Jump to content


Welcome to the eG Forums!

These forums are a service of the Society for Culinary Arts & Letters, a 501c3 nonprofit organization dedicated to advancement of the culinary arts. Anyone can read the forums, however if you would like to participate in active discussions please join the society.

Photo

DEMO: Praline and Caramelized Nuts


  • Please log in to reply
16 replies to this topic

#1 chiantiglace

chiantiglace
  • participating member
  • 1,243 posts
  • Location:NYC

Posted 29 June 2005 - 05:20 PM

Hey Everyone. Since the previous demo was so fun and received a lot of feed back I thought I'd continue with more.

Praline's seem to come up once a month atleast. People seem to dispute all sides of pralines, when to use, how to use, and most of all how to make.

So here you go. This praline is made from chopped Macadamia nuts, which I will use for a white chocolate and macadamia nut mousse with rainier cherry compote. You can check that out here>Egulleteers Plated Desserts. Which will be post shortly after this demo.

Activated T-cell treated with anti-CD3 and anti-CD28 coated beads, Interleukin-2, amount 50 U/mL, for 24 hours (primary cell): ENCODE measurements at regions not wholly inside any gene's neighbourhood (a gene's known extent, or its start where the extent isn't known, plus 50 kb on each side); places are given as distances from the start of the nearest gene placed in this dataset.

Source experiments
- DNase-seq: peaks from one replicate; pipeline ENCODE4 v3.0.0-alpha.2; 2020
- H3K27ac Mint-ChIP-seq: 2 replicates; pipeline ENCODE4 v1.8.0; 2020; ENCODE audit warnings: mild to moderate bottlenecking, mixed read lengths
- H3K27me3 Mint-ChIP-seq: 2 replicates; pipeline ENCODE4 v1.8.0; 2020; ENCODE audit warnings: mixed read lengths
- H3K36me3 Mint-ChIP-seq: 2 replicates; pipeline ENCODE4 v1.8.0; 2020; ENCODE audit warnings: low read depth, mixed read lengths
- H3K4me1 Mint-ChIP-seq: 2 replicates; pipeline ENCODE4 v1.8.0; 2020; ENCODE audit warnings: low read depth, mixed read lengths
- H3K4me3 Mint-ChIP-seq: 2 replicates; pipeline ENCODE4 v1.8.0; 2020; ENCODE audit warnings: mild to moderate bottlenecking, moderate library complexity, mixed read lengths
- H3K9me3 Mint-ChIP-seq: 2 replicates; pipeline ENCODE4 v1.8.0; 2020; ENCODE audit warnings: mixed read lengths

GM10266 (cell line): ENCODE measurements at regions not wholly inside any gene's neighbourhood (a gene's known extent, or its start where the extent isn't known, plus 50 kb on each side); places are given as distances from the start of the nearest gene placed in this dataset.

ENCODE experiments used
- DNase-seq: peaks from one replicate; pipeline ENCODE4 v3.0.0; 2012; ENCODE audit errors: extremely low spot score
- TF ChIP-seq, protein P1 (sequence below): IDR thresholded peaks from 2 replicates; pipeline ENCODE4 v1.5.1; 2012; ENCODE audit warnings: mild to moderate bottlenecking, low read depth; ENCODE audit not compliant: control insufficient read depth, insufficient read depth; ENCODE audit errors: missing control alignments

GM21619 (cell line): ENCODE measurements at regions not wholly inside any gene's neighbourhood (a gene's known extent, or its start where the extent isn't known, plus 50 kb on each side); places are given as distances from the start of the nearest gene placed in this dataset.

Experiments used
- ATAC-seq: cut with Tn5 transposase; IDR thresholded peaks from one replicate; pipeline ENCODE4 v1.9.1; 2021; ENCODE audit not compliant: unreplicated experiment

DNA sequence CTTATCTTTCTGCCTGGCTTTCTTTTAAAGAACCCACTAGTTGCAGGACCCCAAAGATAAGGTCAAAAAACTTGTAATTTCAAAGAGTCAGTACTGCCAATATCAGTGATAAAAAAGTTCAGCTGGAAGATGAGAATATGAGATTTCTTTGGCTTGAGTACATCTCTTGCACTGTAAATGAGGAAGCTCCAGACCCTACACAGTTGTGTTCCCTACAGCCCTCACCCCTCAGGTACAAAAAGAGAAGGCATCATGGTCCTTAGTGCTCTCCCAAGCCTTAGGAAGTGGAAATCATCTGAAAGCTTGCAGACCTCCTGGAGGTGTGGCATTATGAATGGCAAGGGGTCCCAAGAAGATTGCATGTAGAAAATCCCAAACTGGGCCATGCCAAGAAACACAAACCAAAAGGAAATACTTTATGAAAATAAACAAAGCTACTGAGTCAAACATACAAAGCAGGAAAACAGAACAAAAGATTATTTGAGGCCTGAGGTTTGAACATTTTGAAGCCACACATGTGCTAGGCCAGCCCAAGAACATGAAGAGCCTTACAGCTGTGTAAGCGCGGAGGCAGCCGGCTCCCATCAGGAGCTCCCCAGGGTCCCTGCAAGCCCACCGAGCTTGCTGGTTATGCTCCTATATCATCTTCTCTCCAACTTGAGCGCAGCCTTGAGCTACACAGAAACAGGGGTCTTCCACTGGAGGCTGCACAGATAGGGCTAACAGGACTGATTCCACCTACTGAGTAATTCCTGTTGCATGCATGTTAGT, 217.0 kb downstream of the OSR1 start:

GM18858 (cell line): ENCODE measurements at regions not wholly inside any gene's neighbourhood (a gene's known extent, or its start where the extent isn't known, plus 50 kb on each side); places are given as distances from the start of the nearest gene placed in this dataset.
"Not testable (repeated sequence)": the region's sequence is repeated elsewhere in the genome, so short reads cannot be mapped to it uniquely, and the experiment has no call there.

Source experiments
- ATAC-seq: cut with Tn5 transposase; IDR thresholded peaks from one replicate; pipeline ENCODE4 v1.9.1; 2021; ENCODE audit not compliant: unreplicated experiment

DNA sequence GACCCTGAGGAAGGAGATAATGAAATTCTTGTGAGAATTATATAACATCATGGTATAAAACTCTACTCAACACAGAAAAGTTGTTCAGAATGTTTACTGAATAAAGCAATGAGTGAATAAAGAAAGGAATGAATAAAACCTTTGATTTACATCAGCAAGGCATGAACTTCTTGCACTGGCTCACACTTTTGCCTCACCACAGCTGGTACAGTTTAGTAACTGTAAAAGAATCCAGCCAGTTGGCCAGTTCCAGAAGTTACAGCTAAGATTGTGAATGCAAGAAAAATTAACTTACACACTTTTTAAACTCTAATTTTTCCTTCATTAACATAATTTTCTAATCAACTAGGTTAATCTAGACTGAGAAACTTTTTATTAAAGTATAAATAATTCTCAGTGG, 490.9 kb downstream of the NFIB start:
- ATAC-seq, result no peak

Heres a start:

In this picture is 5 oz of chopped/blanched macadamia nuts already to go. My oven is at 400F conventional.
Posted Image

They will bake for about 5 minutes or until lightly toasted
Posted Image

While the nuts are toasting, put 9 oz of sugar in a saucepan and just cover with water.
Posted Image

Cook on high heat brushing down the sides of the pan with wet brush until rapidly boiling.
Posted Image

Once signs of caramel become prevalent
Posted Image

toss your toasted nuts in once a deep caramel, which could come to happen in secounds so be ready.
Posted Image

Once all in, poor onto a silicone baking mat or a lightly greased SS pan/ Non-stick pan
Posted Image
Posted Image

Next, this is how I do it if your at home and dont have a constant source for everything you need as I do in the restaurant. I made extra caramelized sugar so I can use that later in a simple syrup when processing.

So carefully, when beginning to cool and very malleable, pull/cut/tear off the excess sugar from the pralines and put back into your saucepan.
Posted Image
Posted Image

While doing that, mold your praline how you want it. I put it all together so its even throughout. This way I dont have clusters of nuts and big splots of solid sugar.
Posted Image
Posted Image

If all I was making was Pralines I would actually want a little less sugar coating my nuts, but this is fine for what I'm using it for. Even if you were making pralines this would be quite good too.

Next, cover the excess sugar in water and big back to a boil to dissolve.
Posted Image
Posted Image